Nendoroid More Halloween Sets: Vampire and Witch

Nendoroid More Halloween Sets: Girl and Boy

Two new Nendoroid More sets are here for Halloween 2017: Vampire (boy) and Witch (girl). Why they’re labeled as a boy and girl set rather than what their costumes are is beyond me, be que sera sera. They are a August 2017 release, and both sets are currently in stock (links below). Nendoroid More is a line of accessories and environments/swag for Nendoroids that are bought separately from the figures. These accessories range from cute (Pikachu case for extra Nendo head) to strange (office clothes bodies and tanks) and are interchangeable with all Nendoroids.

Nendoroid More Halloween Set: Girl Version

The Witch set is up first because it’s my favorite. Witch-themed anything is going to capture my attention, and the idea of being able to dress one of my Nendos up for Halloween is too cute. I hit the pre-order button very quickly on this cutie.

Nendoroid More Halloween Set: Girl Version

The Nendoroid More Witch set comes with a purple and orange plaid base with stand, ghost with stand, witchy girl body, pumpkin pale, witch hat, devil horns, pitchfork, devil tail, and zombie hand. Not shown are stickers of spider webs, fangs, scars, and blood drips that are also included with the set. You can see one of the spider web stickers on the figure above; since they’re single use I don’t see them as much of a selling point, but I won’t complain about them as extras.

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Handmade Halloween 2017: Dead Spider Hands aka Ally Burke

Last year I did a Handmade Halloween post and I really enjoyed it, so I thought I’d do it again this year. This time I’m featuring an artist whose work I’ve been collecting for a few years now and who has a wonderfully creepy vibe: Ally Burke aka Dead Spider Hands.

This spooktacular print of Haunted House ($20) features a sort of Frankenstein’s monster-inspired woman with a ghost filled house in her hair, complete with planchette hair clip. I really enjoy the minimal use of color in this piece, which was from Burke’s Inktober 2016 series. I’m also almost positive that this was inspired by Shirley Jackson’s The Haunting of Hill House, which I just finished reading.

If you’re in the market for original art, Burke has a number of pieces available. Above is Spookyberry Twins ($100) and it’s done in her newer style. Since I’ve collected her work for a few years it’s been really interesting to see how it’s changed, with more detail, color, and shading being added over time. I really like how the black lips are shaded on the left of the two faces.

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The Haunting of Hill House by Shirley Jackson

The Haunting of Hill House by Shirley Jackson was originally published in 1959 before being being turned into two movies and (soon) a Netflix series. After terrorizing students for years with her short story, “The Lottery,” I became intrigued by this novel when a friend read it for a book club. A year later, I’m happy to say that I finished the novel, and in two readings nonetheless. The night I started it, I stopped reading it when I was about 80 pages in because I could tell something terrifying was about to happen, and I didn’t want to be up all night either reading it or worrying about ghosts.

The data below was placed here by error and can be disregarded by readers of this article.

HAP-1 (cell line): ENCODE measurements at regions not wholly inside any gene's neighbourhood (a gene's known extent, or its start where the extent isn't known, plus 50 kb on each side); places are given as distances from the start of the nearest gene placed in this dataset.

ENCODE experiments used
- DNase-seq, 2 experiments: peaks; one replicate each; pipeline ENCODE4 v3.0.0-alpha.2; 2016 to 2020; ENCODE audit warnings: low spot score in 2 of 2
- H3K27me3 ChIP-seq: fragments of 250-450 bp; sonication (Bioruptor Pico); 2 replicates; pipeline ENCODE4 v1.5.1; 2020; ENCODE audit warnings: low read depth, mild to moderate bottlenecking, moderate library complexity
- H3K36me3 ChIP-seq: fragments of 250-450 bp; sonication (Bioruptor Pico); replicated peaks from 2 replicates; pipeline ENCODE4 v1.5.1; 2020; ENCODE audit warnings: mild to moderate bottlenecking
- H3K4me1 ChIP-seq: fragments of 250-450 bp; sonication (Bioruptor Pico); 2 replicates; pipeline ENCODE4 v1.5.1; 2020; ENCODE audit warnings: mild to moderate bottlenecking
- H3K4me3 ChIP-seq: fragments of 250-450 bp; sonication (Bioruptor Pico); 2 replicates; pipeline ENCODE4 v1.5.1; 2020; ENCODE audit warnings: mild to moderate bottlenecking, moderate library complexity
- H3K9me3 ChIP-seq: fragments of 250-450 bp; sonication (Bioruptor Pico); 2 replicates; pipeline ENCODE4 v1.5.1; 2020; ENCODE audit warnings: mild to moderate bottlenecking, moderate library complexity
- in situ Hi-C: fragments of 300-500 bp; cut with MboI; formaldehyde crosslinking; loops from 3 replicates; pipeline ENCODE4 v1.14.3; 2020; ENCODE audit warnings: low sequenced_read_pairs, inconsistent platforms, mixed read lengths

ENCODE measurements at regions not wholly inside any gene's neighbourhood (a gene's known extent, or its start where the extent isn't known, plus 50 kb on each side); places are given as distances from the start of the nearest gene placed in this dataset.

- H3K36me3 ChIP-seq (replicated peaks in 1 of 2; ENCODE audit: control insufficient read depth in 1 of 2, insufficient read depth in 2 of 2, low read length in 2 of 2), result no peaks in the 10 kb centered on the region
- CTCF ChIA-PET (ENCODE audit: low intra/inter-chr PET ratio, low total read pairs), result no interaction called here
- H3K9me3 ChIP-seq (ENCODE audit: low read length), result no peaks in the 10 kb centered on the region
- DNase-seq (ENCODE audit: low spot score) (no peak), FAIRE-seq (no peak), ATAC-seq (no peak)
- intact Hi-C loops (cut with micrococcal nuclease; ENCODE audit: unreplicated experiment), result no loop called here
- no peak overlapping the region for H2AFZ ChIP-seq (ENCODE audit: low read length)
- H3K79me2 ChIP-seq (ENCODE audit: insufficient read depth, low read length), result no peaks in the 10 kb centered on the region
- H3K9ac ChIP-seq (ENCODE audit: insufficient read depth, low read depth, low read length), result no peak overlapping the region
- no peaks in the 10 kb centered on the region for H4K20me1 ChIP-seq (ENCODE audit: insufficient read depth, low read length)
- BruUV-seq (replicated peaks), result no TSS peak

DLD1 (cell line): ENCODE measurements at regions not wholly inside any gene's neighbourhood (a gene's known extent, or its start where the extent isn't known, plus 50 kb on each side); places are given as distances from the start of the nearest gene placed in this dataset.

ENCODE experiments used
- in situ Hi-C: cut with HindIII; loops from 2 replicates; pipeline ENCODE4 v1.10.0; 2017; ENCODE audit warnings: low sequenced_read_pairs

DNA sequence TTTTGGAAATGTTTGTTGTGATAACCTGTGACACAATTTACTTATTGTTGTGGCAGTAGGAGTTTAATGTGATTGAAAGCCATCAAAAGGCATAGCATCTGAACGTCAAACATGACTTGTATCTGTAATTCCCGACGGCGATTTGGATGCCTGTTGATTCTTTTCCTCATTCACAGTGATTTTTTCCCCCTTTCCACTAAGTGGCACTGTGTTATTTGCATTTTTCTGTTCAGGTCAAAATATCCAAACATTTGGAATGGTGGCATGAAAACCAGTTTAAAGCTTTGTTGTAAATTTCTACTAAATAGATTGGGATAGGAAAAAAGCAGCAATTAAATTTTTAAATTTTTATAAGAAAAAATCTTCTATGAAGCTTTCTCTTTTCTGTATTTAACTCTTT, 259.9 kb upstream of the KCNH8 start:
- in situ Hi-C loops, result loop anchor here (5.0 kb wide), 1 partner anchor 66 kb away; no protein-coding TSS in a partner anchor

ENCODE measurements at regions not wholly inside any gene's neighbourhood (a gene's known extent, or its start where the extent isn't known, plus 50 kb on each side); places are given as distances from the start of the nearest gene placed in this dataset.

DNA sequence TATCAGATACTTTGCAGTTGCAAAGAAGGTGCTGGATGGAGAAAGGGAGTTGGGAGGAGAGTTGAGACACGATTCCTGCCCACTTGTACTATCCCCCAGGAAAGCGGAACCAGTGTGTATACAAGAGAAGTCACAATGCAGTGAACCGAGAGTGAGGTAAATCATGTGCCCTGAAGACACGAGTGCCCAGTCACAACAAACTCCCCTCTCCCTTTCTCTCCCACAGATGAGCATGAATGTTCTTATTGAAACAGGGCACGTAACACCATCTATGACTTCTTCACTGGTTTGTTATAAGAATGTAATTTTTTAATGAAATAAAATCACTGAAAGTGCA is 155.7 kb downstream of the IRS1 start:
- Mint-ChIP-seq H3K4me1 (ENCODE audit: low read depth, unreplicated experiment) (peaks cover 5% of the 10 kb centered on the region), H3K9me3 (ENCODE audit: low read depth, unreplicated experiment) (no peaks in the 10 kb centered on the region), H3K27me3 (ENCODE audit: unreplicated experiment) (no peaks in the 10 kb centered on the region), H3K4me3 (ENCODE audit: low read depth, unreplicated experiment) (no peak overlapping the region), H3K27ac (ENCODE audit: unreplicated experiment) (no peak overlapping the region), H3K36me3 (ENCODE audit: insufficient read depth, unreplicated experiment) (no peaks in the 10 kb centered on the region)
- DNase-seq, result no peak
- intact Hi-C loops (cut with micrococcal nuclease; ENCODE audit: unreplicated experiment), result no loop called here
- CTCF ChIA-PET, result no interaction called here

The novel has a relatively small cast of characters: Dr. John Montague, a paranormal scientist; Eleanor Vance (Nell) a shy woman of 32 who has taken care of her mother for the last 11 years; Theodora (Theo) who seems to possess some sort of telepathic or psychic abilities; and Luke Sanderson who is the heir to the house, a charming rake, and whose aunt seems to want to get rid of him. If four people from diverse backgrounds staying overnight in a haunted mansion where terrible events took place seems trite, don’t blame Jackson: she invented these tropes. As much as I hate horror movies, I absolutely love terror in books, and Jackson’s novel is a slow, atmospheric build. Once events start happening you know that it’s already out of control, and many questions remain unanswered at the end of the novel.

The Question of Eleanor and Theodora

One of the main questions that I ended the novel with is about Eleanor and Theodora; are they in love? I talked about “lesbian disruptions” in my The Return of the Soldier writeup, but this is something more. Eleanor is the shy mousy girl in the story, she’s living with her sister, Carrie, and her brother-in-law three months after her mother, who she was forced to take care of, died. She hated her mother, and kind of slept through her mother’s demand for medicine, which may have been what killed her. Oops! At 32 years old we get the impression that she’s never had a boyfriend or relationship of any kind, and that she sees herself as essentially unwanted. She has a wild, immersive imagination that fills the beginning sections of the novel, and she covers up the banality of her own life with pieces of these early daydreams. It’s only at the end of the novel that she reveals that she truly has no place to go home to, and it’s crushing.

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